It doesn’t hurt to be operated upon because one goes to sleep and feels no pain while the surgeon is doing what he has to do. No matter what the operation, whether it is the removal of tonsils or the appendix, or the fixing of a hernia, pain is never felt. Oh, there may be a little pain when a patient awakens from the operation, but most of that pain, too, can be gotten rid of by giving special pain-relieving medicines.
The word anesthesia means absence of feeling. There are lots of ways to see to it that the patient feels nothing during an operation. Some of them are:
1. Giving special medicines an hour or so before the operation while the patient is still in his hospital bed.
2. Giving an injection of a medicine that makes the patient go to sleep on the operating table in the operating room.
3. Giving the patient an anesthetic gas to breathe.
There are several different gases that can put a person completely to sleep, unable to feel pain. Here are the names of some of them: fluothane; cyclopropane; nitrous oxide; ether; ethyl chloride.
These gases are breathed in through a special anesthesia mask that is attached by a rubber tube to an anesthesia machine that contains tanks of the gases. And, as we have mentioned before, the gases are given only after the patient has been placed in a nice, relaxed state by medicine received even before being brought to the operating room. The doctor who specializes in anesthesia will choose the gas he or she thinks best for the particular patient and the particular operation the surgeon is going to perform.
Before the operation the surgeon or anesthesiologist visits a young patient, makes friends with her, and explains how anesthesia will be administered to her.
Here is what usually happens when a child goes, with his or her mother or father, of course, to the hospital for an operation:
1. The day before the operation the anesthesiologist (the doctor who specializes in anesthesia) visits the child in the hospital room and explains everything that is going to happen about anesthesia.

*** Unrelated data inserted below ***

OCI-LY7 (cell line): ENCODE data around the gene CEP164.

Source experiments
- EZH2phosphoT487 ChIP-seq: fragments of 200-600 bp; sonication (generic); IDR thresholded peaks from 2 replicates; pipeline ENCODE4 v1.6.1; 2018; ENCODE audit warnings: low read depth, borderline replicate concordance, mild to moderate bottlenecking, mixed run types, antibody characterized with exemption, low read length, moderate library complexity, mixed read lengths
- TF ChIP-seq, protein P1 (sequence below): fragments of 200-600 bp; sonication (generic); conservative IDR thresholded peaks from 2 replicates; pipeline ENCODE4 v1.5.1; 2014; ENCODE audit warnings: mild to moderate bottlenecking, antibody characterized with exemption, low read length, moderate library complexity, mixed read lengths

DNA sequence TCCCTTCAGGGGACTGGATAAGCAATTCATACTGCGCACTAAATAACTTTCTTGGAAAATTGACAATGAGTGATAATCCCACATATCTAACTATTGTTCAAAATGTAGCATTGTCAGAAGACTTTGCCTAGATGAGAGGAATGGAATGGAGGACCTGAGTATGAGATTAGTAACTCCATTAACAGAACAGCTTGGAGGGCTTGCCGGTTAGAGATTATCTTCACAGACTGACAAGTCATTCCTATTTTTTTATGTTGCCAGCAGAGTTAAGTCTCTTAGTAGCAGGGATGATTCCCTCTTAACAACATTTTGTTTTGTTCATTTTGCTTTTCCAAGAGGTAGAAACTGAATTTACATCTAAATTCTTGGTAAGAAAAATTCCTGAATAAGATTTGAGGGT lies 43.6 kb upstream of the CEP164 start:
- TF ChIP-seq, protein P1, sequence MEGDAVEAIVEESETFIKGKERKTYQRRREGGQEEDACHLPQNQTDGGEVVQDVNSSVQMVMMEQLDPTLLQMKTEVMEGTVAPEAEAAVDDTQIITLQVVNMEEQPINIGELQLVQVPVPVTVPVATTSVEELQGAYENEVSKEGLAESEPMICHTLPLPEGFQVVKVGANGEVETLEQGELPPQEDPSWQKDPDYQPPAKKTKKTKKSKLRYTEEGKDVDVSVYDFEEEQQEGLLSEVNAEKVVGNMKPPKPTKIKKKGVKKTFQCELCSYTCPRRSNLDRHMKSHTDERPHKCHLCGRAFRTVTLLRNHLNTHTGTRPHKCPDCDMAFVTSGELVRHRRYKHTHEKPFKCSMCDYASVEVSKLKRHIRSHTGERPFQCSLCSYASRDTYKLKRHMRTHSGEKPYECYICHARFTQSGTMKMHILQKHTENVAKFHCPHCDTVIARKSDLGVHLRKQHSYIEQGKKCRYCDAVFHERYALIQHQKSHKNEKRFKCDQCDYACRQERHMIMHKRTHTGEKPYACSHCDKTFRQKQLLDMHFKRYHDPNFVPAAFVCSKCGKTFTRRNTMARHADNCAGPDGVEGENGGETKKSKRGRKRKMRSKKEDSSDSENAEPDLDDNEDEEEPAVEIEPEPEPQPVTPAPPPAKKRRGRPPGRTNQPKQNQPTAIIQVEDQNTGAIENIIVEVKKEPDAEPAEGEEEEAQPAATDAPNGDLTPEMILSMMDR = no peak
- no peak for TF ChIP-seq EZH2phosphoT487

2. Anesthesiologists often show the patient the anesthesia mask that will be used in giving the anesthetic the next day. A child might want to practice breathing through it, even though it is not attached to an anesthesia machine.
3. An enema may be given the night before the operation so the stomach and intestines will be empty. That often does away with any uncomfortable feeling in the belly after the operation is over.
4. No food or drink is given to the patient after the evening meal in the hospital the night before the operation. This will keep the stomach nice and empty so one won’t feel sick to the stomach after the operation is over.
5. A sleeping pill, or even an injection, may be given the night before, just to make sure the patient has a good sleep and isn’t restless the next morning before going to the operating room.
6. A special medicine is injected an hour or so before going to the operating room in the morning. This makes certain the patient feels relaxed and comfortable when given the anesthetic gas to breathe.
7. The morning of the operation, the patient is given a special shirt to wear to the Operating room. After the operation, the patient will put on his or her own pajamas or nightgown again.
8. To travel to the operating room, a patient is put on a special stretcher. A child says goodbye to mother and father, but will see them again soon after waking up after the operation.
9. The operating room is usually on a different floor—called the surgical floor—in the hospital from the patient’s room. This may mean a ride, while on the stretcher, in an elevator.
10. Upon reaching the surgical floor, the patient will again greet the anesthesiologist. Together, they will go into the operating room, and the child will move off the stretcher to the operating table.
11. The patient lies back on the operating table and, looking up, can see a huge light. This operating light is very special because it throws a very strong beam without any shadows. This permits the surgeon and aides to see perfectly what they are doing. Many children like to ask to see the light turned on before they go to sleep.
12. The surgeon who is going to do the operation comes in and greets the patient.
13. The patient will notice that there are quite a few people who were not around before, hustling and bustling about the operating room. These are:
a.) The instrument nurse who is handling a bunch of surgical instruments. She will assist at the operation.